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Can novel arable crop rotations maximise system resilience under drought conditions?

The project aims to quantify the extent to which best practice crop rotation can increase resilience (i.e. through maintaining yields and/or improved root systems) under drought stress.

Department: Biodiversity Crops & Agro-ecosystems

Supervised by: Prof. Simon Potts

The Placement Project

Ecological intensification of agriculture aims to maintain or enhance agricultural production through the promotion of biodiversity and associated ecosystem services. Design of landscapes based on this principle has the potential to sustainably enhance food security. Crop diversification at a rotational scale is one of the proposed approaches to ecologically intensify food production and, at the same time, increase the resilience of production systems to extreme weather events under global climate change. The overall aim of this research is to evaluate a range of ecosystem services (pollination, pest regulation and soil services) associated with the relative diversity of the crop rotation. It is part of the large-scale EU LIBERATION project (Linking farmland biodiversity to ecosystem services for effective ecological intensification). The placement will specifically focus on the potential of the different rotations (simple, standard and diverse), to increase system resilience under drought conditions. The study will benefit from state of the art experimental infrastructure which is already in place at Sonning farm, where crops will be water stressed through the use of rainout shelters at critical development stages. Root length, diameter and surface area of winter wheat (Triticum aestivum L.) and faba bean (Vicia faba) will be measured as a proxy for water stress tolerance and yield and quality parameters measured across the three rotations on the stressed and non-stressed plots as way to evaluate the overall system resilience related to the relative diversity of each rotation.

Tasks

Fieldwork will take place at Sonning Farm and all sample processing and analyses will be done at the Crops Research Unit (CRU Sonning Farm) and the Harborne labs (Whiteknights campus). The student will be working with two PhD students, Erika Degani and Sam Leigh, currently working on the project. Training for all the tasks listed below will be provided: Fieldwork: • Collect root samples using the core method. (2 days at flowering for wheat and before pod formation for beans) Lab work: • All root samples will be washed using the root washer at Sonning (2 weeks) • Root length, diameter and surface area will be measured using an image analysis software package (1 week) • Yield will be collected from the water stressed and the control plots and the samples processed so that the harvest index can be calculated (1 week) • Grain quality analyses will be carried out to determine parameters such as nitrogen content and a thousand grain weight (1 week) • The student will be given guidance on statistical analyses so they can draw conclusions from their findings (3 days)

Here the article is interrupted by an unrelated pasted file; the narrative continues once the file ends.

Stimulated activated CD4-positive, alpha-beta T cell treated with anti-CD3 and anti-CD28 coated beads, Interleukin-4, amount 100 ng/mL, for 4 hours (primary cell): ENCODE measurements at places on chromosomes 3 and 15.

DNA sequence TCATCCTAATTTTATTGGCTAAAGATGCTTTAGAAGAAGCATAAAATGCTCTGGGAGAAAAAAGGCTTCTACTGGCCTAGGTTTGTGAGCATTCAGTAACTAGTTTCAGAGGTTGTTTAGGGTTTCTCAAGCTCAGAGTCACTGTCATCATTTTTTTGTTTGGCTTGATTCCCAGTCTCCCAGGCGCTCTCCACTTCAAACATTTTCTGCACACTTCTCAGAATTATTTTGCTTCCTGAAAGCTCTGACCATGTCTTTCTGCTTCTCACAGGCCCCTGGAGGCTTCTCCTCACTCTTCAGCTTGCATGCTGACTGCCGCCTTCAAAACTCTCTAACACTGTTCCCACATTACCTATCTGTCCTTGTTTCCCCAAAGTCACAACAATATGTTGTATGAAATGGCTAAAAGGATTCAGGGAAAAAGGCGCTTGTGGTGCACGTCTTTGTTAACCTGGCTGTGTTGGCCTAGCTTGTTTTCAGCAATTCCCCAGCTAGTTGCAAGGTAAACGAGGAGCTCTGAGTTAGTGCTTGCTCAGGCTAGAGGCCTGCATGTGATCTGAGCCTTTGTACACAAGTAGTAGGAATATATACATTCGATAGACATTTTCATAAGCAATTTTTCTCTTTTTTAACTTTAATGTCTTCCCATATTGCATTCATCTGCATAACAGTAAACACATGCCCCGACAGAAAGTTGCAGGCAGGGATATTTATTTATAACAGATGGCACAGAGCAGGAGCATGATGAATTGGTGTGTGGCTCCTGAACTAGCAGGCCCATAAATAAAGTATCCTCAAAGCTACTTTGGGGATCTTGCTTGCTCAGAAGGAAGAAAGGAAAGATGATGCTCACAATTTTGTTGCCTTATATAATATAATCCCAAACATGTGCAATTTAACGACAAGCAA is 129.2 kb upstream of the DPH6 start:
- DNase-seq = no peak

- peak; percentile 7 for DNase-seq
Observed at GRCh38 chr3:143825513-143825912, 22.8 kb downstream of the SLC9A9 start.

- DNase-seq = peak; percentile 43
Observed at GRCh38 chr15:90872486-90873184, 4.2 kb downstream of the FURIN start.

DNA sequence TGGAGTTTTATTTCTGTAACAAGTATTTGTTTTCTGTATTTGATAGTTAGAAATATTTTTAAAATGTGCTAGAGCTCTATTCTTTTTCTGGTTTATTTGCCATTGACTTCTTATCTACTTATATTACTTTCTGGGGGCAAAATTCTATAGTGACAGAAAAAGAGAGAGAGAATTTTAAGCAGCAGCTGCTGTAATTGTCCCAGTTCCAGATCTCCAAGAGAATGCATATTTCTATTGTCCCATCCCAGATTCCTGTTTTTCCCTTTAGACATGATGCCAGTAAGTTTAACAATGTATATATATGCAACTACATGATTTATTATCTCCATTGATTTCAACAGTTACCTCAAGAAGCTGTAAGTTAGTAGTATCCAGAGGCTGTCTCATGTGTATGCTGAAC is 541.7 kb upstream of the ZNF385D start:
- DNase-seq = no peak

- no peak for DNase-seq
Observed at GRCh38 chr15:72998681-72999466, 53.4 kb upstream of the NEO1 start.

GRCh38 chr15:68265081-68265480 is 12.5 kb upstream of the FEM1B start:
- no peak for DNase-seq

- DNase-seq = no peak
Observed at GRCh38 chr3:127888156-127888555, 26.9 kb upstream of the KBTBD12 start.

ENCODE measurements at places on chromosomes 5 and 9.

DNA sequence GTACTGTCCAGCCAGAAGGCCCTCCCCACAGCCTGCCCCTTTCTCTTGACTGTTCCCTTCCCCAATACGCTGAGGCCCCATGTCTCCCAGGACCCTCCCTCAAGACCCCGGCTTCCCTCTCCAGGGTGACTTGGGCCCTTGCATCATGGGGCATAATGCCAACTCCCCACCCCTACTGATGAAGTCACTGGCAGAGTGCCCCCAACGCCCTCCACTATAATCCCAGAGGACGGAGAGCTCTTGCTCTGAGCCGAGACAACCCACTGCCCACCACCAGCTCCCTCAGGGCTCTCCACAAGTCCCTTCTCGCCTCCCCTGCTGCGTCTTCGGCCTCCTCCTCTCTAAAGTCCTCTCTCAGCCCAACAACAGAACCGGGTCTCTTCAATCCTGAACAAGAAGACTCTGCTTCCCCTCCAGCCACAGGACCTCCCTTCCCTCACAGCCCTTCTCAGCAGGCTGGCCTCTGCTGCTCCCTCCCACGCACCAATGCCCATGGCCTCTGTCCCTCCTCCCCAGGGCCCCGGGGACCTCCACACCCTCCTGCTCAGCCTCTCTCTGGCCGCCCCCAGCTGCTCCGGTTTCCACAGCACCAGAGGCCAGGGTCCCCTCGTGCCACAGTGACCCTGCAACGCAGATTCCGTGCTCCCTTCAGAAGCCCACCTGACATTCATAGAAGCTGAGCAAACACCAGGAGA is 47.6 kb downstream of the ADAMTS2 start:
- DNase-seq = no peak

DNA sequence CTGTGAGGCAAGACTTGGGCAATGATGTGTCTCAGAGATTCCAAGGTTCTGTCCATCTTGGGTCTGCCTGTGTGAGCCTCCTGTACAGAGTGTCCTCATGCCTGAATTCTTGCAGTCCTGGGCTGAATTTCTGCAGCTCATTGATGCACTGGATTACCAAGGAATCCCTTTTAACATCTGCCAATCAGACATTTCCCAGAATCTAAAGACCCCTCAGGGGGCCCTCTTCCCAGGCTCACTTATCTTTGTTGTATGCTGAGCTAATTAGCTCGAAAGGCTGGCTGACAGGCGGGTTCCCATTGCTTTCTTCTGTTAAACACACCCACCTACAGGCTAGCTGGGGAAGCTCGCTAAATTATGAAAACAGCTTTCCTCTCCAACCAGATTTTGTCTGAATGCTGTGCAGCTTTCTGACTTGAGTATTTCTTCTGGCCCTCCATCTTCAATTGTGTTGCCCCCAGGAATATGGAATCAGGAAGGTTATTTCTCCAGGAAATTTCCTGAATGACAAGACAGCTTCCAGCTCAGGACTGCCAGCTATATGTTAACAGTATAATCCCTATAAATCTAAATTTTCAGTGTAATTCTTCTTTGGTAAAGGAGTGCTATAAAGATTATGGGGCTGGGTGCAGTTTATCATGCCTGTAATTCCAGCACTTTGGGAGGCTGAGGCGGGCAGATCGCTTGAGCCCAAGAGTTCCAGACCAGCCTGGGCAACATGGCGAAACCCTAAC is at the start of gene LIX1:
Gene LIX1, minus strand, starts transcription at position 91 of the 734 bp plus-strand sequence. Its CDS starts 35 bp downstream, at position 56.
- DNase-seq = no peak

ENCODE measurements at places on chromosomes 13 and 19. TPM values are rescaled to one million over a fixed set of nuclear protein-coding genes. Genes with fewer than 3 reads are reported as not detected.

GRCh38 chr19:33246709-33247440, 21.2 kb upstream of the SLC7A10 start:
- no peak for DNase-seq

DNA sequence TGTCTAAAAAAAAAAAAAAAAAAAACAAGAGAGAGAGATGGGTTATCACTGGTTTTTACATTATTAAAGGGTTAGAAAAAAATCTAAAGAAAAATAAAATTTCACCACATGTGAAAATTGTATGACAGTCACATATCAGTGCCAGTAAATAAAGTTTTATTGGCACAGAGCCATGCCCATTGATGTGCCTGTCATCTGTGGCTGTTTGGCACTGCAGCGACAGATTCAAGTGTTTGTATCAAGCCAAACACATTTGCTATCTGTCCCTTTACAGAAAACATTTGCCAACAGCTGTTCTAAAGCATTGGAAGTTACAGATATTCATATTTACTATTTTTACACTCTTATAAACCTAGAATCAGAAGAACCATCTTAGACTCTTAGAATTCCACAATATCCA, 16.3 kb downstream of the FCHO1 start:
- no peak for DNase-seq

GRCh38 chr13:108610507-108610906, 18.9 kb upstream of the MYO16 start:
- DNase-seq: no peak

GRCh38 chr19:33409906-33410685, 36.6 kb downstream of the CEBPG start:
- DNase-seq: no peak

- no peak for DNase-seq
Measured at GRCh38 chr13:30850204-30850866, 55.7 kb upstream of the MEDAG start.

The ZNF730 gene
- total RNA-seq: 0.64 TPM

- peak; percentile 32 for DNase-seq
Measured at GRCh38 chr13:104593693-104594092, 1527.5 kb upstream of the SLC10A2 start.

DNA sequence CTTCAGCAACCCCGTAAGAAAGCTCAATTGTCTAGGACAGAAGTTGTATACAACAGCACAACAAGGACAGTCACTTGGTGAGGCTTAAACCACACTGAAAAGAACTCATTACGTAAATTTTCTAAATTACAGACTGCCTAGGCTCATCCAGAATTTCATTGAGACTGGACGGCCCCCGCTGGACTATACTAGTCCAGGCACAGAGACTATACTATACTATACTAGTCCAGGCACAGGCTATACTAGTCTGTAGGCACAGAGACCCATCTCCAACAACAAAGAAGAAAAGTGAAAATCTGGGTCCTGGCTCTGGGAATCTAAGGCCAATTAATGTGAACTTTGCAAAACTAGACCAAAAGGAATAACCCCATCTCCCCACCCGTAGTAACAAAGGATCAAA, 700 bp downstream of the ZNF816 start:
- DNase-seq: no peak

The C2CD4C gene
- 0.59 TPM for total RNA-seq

Skills, knowledge and experience required

Qualifications: • In the process of acquiring a degree in a related subject i.e. agriculture, ecology, environmental management, biology Essential Skills and Knowledge: • Some field and lab work experience • Ability to rigorously follow protocols • Attention to detail • Ability to work independently • Genuine interest in the subject area Desirable Skills and Knowledge: • Basic knowledge of arable systems and ecosystem services concepts and experience with any of the methodology used would be an advantage.

Skills which will be developed during the placement

The student will gain field, laboratory and data analyses skills.

Place of Work

Fieldwork will take place at Sonning Farm and all sample processing and analyses will be done at the Crops Research Unit (CRU Sonning Farm) and at the Harborne labs (Whiteknights campus). Both sites are accessible by bus or bicycle from Reading. Lifts may also be available.

Hours of Work

Start and end date are flexible as it depends on the flowering and harvesting times of the crops.The student will be able to have a break between field work, root processing & yield analyses.Normal working week.Details can be discussed during interview.

Approximate Start and End Dates (not fixed)

Monday 01 June 2015 - Monday 03 August 2015

How to Apply

2 page CV and 1 page covering letter should be submitted by 31st March to Erika Degani (e.degani@pgr.reading.ac.uk), applicants will be shortlisted for interview after the closing date.


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